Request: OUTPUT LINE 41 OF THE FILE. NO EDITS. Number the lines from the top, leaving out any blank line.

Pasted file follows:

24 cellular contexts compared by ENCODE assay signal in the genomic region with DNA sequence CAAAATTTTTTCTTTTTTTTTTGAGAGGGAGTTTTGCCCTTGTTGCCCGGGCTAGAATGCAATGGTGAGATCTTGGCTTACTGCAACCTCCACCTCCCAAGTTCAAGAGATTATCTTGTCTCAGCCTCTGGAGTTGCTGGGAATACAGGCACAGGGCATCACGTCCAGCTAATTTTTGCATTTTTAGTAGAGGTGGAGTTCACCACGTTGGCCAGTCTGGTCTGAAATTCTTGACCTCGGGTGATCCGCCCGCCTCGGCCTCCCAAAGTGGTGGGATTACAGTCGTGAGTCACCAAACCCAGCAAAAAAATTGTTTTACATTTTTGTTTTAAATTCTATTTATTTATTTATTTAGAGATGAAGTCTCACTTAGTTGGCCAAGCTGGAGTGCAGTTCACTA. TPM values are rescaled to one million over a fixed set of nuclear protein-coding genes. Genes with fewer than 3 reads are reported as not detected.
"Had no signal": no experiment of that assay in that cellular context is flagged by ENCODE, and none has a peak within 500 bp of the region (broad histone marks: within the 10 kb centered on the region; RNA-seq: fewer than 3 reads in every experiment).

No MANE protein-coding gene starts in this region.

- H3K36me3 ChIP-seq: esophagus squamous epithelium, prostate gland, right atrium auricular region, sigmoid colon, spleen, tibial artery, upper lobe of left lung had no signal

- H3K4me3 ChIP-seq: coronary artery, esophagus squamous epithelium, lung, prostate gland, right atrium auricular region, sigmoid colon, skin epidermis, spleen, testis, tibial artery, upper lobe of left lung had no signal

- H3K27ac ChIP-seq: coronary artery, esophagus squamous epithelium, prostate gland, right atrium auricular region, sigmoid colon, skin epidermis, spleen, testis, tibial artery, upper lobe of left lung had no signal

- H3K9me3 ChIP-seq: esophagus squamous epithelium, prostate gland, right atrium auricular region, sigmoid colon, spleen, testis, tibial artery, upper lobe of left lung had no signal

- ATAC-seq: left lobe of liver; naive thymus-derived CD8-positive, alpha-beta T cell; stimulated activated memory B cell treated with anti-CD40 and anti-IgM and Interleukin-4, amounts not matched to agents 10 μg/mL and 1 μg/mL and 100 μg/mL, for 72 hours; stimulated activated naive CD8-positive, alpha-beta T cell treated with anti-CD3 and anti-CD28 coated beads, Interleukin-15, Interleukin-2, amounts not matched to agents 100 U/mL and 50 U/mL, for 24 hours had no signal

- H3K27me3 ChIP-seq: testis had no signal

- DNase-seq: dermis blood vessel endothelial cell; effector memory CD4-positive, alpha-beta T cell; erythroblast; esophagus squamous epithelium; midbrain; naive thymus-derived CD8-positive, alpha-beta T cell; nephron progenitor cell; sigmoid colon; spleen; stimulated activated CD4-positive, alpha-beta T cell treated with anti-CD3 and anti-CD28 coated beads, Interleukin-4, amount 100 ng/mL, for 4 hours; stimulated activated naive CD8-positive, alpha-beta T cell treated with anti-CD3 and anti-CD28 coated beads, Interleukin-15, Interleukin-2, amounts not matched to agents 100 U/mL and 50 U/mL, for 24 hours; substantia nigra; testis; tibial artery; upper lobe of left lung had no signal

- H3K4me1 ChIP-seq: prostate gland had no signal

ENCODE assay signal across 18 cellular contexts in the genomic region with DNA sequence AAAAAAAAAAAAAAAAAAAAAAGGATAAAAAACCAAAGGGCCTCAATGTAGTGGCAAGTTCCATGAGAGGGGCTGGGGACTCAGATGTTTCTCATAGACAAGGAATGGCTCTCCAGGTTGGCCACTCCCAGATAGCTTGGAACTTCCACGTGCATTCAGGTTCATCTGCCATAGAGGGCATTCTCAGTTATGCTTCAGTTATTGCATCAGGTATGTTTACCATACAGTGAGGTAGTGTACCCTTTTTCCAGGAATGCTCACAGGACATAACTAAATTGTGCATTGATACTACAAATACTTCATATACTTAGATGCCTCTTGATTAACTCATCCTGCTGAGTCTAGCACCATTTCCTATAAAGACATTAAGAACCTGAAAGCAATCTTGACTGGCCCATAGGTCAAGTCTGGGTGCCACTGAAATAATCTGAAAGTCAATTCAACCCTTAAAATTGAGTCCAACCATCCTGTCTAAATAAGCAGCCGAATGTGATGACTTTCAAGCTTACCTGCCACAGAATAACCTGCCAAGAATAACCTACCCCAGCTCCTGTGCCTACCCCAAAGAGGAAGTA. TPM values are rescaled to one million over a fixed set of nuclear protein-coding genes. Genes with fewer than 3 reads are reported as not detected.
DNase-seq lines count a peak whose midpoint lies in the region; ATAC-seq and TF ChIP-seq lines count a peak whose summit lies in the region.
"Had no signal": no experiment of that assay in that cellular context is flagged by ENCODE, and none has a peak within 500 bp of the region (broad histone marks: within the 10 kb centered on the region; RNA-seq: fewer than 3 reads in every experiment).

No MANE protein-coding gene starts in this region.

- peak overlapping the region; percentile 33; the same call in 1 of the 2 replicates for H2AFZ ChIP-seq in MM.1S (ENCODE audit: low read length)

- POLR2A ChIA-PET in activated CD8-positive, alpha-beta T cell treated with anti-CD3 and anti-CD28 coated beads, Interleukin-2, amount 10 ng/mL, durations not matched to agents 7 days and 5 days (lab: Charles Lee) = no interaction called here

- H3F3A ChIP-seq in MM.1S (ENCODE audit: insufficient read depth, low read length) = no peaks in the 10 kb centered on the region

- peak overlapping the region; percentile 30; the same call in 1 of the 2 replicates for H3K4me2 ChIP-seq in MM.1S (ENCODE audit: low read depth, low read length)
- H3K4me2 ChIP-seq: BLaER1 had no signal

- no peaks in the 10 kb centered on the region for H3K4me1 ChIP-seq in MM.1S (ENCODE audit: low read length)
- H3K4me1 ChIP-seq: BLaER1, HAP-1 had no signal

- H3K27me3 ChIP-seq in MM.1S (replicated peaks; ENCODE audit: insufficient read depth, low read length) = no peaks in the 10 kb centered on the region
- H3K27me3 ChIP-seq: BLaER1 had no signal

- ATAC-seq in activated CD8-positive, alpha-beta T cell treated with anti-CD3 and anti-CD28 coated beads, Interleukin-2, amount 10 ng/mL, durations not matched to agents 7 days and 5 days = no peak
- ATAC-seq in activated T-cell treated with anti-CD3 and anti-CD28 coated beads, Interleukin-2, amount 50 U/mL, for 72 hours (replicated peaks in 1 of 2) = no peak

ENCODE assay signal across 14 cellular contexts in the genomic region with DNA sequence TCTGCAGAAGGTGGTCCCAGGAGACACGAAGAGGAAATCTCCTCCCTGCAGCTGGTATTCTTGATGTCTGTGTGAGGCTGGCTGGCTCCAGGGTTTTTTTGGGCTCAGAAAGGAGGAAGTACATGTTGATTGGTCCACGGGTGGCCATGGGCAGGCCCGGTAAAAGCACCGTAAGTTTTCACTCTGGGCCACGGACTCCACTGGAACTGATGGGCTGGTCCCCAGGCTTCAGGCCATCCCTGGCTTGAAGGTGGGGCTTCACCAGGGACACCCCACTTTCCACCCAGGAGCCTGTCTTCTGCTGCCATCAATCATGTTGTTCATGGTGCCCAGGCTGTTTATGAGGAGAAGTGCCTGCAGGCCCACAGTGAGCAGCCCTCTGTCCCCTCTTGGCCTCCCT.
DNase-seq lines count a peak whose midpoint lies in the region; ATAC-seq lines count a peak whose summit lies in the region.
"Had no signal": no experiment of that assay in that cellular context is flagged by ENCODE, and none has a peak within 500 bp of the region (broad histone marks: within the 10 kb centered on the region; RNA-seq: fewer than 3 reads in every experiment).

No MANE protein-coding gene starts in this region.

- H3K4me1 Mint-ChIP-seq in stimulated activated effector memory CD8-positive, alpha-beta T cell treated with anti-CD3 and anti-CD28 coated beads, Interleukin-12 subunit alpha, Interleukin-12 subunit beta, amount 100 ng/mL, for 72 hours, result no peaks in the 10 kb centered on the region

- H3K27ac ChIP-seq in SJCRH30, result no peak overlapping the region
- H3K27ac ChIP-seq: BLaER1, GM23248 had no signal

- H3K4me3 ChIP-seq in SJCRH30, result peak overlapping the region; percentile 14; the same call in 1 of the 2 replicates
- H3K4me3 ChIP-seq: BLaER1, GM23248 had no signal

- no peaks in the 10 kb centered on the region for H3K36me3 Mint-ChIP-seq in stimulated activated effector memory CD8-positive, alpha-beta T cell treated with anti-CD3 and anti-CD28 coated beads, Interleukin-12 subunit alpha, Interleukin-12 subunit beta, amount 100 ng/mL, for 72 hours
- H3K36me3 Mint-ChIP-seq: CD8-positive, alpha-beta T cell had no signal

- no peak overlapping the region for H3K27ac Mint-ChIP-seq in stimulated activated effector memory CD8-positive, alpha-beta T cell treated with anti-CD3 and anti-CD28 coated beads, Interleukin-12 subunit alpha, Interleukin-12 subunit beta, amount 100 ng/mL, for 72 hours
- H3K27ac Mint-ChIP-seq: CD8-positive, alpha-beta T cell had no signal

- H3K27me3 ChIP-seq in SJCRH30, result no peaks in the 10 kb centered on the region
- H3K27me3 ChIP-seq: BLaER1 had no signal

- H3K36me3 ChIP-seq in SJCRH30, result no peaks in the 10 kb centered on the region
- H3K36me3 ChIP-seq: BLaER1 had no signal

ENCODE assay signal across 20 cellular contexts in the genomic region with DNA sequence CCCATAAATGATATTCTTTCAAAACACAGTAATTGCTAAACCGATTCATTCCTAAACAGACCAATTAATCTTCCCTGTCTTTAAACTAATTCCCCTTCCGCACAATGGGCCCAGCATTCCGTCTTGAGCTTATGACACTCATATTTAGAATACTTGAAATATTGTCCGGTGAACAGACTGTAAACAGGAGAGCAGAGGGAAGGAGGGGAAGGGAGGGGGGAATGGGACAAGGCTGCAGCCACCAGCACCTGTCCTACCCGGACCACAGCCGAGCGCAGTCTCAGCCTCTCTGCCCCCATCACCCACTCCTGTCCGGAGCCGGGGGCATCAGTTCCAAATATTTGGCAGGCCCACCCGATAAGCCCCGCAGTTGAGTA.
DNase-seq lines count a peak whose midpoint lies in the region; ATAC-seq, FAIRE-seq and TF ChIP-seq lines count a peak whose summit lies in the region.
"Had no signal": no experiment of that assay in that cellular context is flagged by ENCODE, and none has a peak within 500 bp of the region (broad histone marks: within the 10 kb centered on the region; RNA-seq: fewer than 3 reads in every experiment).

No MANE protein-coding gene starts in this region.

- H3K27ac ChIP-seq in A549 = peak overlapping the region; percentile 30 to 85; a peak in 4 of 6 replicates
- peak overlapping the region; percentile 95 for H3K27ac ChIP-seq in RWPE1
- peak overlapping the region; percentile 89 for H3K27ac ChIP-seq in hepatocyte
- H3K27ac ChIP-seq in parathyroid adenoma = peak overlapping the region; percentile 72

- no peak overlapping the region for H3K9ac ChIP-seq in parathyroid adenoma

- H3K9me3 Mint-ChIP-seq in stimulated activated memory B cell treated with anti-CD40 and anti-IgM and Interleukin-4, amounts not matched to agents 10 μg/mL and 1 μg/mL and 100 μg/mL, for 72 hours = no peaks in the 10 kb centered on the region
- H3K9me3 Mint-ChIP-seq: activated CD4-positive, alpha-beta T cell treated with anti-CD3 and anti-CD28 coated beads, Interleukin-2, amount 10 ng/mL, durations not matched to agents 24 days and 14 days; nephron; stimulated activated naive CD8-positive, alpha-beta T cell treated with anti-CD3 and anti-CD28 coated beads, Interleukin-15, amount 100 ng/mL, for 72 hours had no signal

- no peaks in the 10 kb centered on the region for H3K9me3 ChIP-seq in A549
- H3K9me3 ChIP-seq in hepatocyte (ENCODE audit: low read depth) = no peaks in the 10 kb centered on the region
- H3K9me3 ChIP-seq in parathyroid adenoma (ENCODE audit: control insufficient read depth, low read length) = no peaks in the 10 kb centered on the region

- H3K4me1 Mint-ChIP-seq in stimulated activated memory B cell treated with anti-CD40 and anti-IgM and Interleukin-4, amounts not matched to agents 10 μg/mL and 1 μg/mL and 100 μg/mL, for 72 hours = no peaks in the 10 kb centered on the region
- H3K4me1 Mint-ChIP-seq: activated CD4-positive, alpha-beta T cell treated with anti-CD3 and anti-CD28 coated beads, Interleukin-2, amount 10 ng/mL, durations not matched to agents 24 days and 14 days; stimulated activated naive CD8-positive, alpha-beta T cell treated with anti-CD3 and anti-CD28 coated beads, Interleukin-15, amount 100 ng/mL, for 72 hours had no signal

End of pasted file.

- H3K27me3 ChIP-seq: BLaER1 had no signal